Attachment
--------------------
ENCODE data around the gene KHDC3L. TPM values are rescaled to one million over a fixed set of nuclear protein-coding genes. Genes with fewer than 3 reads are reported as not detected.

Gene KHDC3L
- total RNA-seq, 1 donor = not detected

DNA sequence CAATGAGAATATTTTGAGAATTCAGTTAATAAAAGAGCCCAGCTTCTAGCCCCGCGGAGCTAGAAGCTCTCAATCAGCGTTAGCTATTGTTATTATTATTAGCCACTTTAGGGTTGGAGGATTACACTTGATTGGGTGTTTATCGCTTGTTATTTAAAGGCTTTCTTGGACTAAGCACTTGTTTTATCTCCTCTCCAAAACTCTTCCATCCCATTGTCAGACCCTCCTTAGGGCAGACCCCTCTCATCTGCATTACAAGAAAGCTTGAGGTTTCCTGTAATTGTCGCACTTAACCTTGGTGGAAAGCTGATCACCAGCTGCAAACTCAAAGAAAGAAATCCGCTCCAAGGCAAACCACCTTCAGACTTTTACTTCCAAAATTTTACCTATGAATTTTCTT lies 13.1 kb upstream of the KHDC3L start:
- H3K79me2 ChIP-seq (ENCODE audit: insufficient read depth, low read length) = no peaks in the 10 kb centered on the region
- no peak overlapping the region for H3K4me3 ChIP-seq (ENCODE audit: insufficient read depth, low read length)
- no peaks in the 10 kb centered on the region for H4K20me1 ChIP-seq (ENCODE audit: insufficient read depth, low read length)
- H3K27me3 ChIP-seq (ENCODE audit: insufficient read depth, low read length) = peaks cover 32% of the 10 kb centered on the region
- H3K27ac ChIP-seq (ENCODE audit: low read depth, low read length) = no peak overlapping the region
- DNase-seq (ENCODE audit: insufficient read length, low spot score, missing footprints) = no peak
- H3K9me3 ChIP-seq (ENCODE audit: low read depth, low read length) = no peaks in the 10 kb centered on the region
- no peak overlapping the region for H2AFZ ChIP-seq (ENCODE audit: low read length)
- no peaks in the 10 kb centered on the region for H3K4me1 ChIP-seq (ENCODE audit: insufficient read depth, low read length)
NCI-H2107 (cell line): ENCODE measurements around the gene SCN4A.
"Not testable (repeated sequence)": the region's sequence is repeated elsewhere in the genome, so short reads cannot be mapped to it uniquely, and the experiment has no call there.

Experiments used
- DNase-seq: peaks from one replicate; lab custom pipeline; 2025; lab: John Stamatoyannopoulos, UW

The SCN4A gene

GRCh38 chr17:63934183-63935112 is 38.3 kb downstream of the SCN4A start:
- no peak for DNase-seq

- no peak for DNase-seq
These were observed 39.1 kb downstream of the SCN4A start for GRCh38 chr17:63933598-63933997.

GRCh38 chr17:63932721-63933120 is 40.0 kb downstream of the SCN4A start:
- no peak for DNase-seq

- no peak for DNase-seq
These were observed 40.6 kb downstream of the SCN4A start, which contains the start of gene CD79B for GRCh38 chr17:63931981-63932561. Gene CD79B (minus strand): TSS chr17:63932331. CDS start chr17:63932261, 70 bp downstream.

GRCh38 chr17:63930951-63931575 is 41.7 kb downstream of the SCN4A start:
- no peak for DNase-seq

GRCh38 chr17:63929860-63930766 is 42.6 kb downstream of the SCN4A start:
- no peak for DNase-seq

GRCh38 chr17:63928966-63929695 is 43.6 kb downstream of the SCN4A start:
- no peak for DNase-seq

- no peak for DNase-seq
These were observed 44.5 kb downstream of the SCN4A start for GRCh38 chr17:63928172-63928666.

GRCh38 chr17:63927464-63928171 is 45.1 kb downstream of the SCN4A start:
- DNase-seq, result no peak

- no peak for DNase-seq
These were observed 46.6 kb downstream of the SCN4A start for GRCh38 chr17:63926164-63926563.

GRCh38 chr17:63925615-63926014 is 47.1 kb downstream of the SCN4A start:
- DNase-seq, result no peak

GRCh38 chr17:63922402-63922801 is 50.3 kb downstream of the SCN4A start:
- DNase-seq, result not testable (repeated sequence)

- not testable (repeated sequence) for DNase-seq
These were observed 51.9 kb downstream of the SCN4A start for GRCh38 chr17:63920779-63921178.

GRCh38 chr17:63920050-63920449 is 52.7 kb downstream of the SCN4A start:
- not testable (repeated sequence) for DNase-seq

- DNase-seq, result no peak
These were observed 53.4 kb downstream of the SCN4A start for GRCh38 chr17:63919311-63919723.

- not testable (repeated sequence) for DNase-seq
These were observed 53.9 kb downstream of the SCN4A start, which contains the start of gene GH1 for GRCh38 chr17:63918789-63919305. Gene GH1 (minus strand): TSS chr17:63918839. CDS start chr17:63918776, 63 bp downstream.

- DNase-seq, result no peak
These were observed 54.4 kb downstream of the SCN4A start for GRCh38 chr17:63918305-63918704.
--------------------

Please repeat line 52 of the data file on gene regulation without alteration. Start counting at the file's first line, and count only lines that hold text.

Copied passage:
These were observed 54.4 kb downstream of the SCN4A start for GRCh38 chr17:63918305-63918704.